Genetics behind developmental brain disorders may play a wider role with congenital diseases

UCI study finds basis for breakdown of 'skeleton' proteins in brain cells

Irvine, Calif., July 6, 2006 -- Findings of a recent genetic study on developmental brain disorders may be the "tip of an iceberg" revealing factors involved with a number of congenital diseases, according to UC Irvine researchers.

The study is the first to find that mutations in the structural proteins in brain cells -- beta-actin -- are linked to disorders such as deafness and dystonia, a debilitating neural disease, and further suggests that genetic variants of these proteins may play a wider role with inherited human diseases. Study results appeared in the June issue of the American Journal of Human Genetics.

The findings give vital clues to the basis of some developmental disorders and make early diagnosis possible for diseases such as dystonia, allowing for greater treatment opportunities, said Dr. Vincent Procaccio of UCI's Center for Molecular and Mitochondrial Medicine and Genetics and lead author, though the study does not point to potential therapies.

"These types of actin proteins are prevalent throughout the body and play a key role in processes that are an essential part of development," said Procaccio, who is also an assistant professor of pediatrics. "To find that these mutations are involved with brain disorders seems to be the tip of an iceberg. Since beta-actin is involved with many developmental cell functions, it would appear that its genetic variants can be involved with a number of other congenital disorders."

Procaccio and his colleagues studied brain tissue samples from deceased twins who had a number of developmental disabilities including dystonia, a neurological disorder that causes twisting or jerking movements in parts of the body. Genetic analysis revealed mutations in the beta-actin gene. These mutations affected protein conformation, which would not allow beta-actin to bind with ATP -- the chemical fuel synthesized by mitochondria that give a cell its energy.

Beta-actin is a structural protein that helps form the cytoskeleton -- a cell's skeleton that gives it structure and strength. Unable to receive fuel, the mutated beta-actin proteins break down, ultimately damaging and destroying the cell. In the brain, this leads to the neural tissue damage related to congenital neurological disorders like dystonia.

Taking this information, Procaccio and his fellow researchers are working to demonstrate that beta-actin mutations are a common cause of neurological disorders. They are currently analyzing several DNA samples from patients to identify additional abnormalities. In addition, they are investigating the cellular and biophysical abnormalities resulting from beta-actin mutations, which will serve as a basis to identify other mutations and disease phenotypes arising from genetic abnormalities of beta-actin proteins.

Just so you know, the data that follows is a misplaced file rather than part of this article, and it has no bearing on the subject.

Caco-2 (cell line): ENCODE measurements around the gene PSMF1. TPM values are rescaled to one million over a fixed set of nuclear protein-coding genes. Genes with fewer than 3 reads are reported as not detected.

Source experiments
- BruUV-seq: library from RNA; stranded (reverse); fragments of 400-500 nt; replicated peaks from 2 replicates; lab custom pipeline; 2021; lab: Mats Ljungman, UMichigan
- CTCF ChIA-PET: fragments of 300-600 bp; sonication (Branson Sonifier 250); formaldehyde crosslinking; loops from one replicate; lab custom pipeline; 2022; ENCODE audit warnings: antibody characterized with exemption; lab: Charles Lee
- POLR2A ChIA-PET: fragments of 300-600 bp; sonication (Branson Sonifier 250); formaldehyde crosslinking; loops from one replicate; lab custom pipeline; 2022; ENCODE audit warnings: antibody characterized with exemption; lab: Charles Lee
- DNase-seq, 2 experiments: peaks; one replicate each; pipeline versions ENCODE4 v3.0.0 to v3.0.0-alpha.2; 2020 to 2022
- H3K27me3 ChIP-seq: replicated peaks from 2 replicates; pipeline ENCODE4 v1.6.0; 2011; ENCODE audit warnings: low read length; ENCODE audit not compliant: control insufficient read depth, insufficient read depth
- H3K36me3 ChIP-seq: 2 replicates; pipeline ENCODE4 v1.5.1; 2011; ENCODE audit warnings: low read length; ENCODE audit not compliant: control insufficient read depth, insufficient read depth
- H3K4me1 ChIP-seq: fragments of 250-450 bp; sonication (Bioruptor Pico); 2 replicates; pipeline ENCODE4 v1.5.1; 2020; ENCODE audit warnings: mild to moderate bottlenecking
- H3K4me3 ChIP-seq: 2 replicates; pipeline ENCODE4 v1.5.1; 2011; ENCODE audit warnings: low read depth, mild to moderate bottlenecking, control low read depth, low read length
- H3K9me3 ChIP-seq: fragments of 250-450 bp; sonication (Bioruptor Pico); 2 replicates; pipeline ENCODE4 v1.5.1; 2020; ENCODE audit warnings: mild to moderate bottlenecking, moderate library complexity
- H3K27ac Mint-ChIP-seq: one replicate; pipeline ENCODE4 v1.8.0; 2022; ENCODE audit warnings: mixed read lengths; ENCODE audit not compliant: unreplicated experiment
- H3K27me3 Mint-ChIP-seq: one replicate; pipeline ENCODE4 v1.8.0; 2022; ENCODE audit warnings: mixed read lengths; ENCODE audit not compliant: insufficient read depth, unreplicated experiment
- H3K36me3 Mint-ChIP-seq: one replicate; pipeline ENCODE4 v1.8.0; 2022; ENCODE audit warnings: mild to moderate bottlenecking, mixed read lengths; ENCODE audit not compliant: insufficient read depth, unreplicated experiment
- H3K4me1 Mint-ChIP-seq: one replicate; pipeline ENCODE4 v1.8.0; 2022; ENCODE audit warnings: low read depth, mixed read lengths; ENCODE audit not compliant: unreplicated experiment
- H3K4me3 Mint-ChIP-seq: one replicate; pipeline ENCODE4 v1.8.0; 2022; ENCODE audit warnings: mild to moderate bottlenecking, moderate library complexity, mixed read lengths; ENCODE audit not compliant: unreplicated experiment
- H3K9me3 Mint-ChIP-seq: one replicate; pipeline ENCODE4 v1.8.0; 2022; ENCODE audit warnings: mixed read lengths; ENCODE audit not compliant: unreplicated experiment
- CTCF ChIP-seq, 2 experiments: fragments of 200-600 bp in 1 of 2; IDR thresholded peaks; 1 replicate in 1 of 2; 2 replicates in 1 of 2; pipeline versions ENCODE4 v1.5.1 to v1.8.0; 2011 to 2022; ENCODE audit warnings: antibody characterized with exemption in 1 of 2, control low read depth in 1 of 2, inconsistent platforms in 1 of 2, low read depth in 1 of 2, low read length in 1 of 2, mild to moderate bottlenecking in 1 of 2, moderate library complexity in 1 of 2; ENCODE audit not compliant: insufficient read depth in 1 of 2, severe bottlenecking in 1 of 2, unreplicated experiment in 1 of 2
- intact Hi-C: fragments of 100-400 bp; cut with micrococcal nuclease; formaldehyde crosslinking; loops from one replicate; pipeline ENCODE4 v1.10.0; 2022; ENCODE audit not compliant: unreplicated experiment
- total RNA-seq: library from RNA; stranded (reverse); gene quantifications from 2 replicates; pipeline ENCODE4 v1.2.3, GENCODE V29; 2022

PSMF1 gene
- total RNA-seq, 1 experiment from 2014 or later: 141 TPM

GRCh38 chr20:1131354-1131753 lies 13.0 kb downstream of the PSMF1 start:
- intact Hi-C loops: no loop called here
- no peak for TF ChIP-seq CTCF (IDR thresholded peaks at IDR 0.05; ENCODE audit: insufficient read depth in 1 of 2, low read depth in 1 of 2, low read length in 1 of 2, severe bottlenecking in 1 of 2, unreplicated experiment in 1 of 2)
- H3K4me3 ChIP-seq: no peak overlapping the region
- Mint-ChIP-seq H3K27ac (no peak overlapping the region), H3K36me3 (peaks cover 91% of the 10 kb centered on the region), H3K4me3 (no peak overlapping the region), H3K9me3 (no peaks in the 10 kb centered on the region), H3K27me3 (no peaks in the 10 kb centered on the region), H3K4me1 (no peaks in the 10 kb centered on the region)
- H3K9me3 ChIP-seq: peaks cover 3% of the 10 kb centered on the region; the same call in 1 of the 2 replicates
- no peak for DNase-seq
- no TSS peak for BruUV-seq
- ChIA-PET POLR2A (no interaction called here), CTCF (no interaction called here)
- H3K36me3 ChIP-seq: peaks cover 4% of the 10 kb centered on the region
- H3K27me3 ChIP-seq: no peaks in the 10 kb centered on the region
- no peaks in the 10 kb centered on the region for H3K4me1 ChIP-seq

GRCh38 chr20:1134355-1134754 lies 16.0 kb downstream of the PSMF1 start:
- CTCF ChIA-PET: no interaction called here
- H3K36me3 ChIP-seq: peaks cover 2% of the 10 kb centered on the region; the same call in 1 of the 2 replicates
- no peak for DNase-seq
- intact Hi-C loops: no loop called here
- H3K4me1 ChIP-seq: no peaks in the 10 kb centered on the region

"Ultimately, we hope to prove that the identification of genetic abnormalities of the beta-actin are likely to explain the causes of a spectrum of disease phenotypes, including congenital malformation syndromes and other inherited degenerative diseases, that are presently poorly understood," he said.

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Study co-authors are Antonio Davila and Richard Jimenez of UCI; Gloria Salazar, Shoichiro Ono, Melanie Styers, Victor Faundez, Marla Gearing, Jorge Juncos, Claire-Anne Gutekunst and Bruce Wainer of Emory University in Atlanta; Estelle Sontag and Jean Marie Sontag of University of Texas Southwest Medical Center in Dallas; and Germana Meroni and Bianca Fontanella of the Telethon Institute of Genetics and Medicine in Naples, Italy. The National Institutes of Health supported the study.

About mitochondria: Mitochondria are the power plants of cells that are responsible for burning the calories in our diet with the oxygen that we breathe to generate carbon dioxide, water and the energy for our cells. The cellular energy is used for two purposes, to generate heat to maintain our body temperature and to synthesize ATP (adenosine triphosphate), a chemical form of energy which permits us to do work such as exercise, think, write, and make and repair cells and tissues. At least 50 percent of energy provided by brain mitochondria is used to maintain beta-actin cytoskeleton in neuronal cells.

About the Center for Molecular and Mitochondrial Medicine and Genetics: The Center for Molecular and Mitochondrial Medicine and Genetics, under the direction of Douglas C. Wallace, brings together basic scientists, clinical investigators and patients at UCI to determine the causes of the common degenerative diseases, cancer and aging with special emphasis on the role of mitochondria in these diseases' processes. This includes the development of more effective diagnostics and therapeutics. To achieve this goal, MAMMAG takes a novel approach to understanding these problems with special emphasis on the evolutionary, molecular and mitochondrial medicine perspectives. The result is a uniquely integrated, multidisciplinary research and clinical program that intends to expand the human horizons of medical understanding. More: 949-824-3490 or mammag@uci.edu.

About the University of California, Irvine: The University of California, Irvine is a top-ranked university dedicated to research, scholarship and community service. Founded in 1965, UCI is among the fastest-growing University of California campuses, with more than 24,000 undergraduate and graduate students and about 1,400 faculty members. The second-largest employer in dynamic Orange County, UCI contributes an annual economic impact of $3.3 billion. For more UCI news, visit www.today.uci.edu.

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